This is the most important level to watch on the S&P 500 right now

Traders and financial professionals work ahead of the closing bell on the floor of the New York Stock Exchange (NYSE), April 6, 2018 in New York City.
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Everyone is looking at the S&P 500's 200-day moving average. There's another key support level that could provide a clearer signal of market distress.

If the market does decline further, the most important support level will be 2,581 on the S&P 500. That was the closing low on Feb. 8 and April 2. Any meaningful close below that level would raise a big red flag on the stock market over the near term.

When support and resistance levels are broken, it tends to indicate that the buyers have run out of ammunition or sellers have run out of stock to sell. The asset then sees a major move once those levels are broken. Moving averages help smooth out the erratic moves we see from time to time in the markets, so they are not quite as important to a traditional technician.

The other thing to watch is the lack of volume in the market. If you look at the "double bottom" that took place in 2015 and 2016, both lows were accompanied by a jump in volume. Getting that big jump in volume during the retest of lows told investors that some capitulation had taken place and that the market had finally become washed-out.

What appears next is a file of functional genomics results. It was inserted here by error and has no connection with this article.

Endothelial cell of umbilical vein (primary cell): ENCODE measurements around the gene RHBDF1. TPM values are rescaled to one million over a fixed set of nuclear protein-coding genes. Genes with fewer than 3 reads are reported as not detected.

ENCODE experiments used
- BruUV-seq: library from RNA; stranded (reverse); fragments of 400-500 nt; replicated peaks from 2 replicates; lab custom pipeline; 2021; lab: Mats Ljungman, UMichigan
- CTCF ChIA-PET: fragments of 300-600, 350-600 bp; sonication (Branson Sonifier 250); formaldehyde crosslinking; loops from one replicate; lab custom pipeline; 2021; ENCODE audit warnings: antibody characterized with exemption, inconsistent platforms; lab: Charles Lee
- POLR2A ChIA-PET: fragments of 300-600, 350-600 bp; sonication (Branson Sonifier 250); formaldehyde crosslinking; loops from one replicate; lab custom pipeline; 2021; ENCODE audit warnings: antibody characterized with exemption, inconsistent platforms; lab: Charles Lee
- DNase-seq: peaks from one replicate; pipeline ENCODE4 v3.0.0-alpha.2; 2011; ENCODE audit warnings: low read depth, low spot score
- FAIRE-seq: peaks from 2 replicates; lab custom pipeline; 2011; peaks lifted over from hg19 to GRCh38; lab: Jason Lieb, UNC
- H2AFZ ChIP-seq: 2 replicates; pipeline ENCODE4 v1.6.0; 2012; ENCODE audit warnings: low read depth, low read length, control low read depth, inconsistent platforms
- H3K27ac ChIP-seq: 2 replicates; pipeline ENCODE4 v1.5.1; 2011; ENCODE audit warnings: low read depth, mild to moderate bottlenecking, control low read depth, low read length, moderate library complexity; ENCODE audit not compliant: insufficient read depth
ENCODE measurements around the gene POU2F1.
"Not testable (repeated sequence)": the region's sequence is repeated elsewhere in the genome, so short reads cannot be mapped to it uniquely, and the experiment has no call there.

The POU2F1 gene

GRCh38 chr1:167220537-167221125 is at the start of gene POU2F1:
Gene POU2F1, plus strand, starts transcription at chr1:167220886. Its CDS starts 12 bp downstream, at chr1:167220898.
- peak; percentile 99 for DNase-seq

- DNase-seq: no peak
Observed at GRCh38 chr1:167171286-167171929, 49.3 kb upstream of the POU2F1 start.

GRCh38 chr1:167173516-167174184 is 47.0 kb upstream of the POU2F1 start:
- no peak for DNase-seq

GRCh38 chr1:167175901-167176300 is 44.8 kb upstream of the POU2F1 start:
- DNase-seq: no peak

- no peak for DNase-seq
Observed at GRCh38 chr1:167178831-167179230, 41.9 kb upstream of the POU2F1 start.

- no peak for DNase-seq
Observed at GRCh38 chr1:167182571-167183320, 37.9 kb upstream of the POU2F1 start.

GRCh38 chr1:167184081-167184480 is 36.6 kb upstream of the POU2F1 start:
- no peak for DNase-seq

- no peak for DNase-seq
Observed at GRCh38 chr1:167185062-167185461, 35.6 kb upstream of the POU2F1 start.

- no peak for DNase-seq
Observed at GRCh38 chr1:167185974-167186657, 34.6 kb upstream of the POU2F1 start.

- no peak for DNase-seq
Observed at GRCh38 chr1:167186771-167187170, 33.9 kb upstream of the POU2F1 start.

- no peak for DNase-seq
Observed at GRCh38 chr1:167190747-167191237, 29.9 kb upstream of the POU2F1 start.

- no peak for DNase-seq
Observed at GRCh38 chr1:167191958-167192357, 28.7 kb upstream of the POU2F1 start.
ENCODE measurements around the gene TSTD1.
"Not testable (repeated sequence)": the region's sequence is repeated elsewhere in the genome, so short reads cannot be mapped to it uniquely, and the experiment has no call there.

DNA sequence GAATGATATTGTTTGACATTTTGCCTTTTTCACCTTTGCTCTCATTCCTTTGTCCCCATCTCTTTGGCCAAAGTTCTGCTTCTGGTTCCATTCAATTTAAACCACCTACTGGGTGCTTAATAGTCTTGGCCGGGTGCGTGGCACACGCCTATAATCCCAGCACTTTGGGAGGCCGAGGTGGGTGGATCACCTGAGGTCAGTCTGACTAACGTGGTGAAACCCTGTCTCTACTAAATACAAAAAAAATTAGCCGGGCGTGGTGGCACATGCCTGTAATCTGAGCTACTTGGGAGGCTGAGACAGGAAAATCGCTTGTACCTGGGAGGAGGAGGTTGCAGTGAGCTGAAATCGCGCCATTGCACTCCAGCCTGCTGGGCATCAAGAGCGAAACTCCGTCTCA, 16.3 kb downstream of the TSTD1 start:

This time around, volume did not jump at all. In fact, it was very, very low. That suggests there is not enough fear in the marketplace to create a sustainable low right now.

The likely reason is that investors hope the earnings season will turn things around. If that's the case, they likely don't want to sell ahead of that.


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Michael Santoli

Michael Santoli joined CNBC in October 2015 as a Senior Markets Commentator, based at the network's Global Headquarters in Englewood Cliffs, N.J.  Santoli brings his extensive markets expertise to CNBC's Business Day programming, with a regular appearance on CNBC's Closing Bell (M-F, 3PM-5PM ET). In addition, he contributes to CNBC and CNBC PRO, writing regular articles and creating original digital videos.

Previously, Santoli was a Senior Columnist at Yahoo Finance, where he wrote analysis and commentary on the stock market, corporate news and the economy. He also appeared on Yahoo Finance video programs, where he offered insights on the most important business stories of the day, and was a regular contributor to CNBC and other networks.

Follow Michael Santoli on Twitter @michaelsantoli

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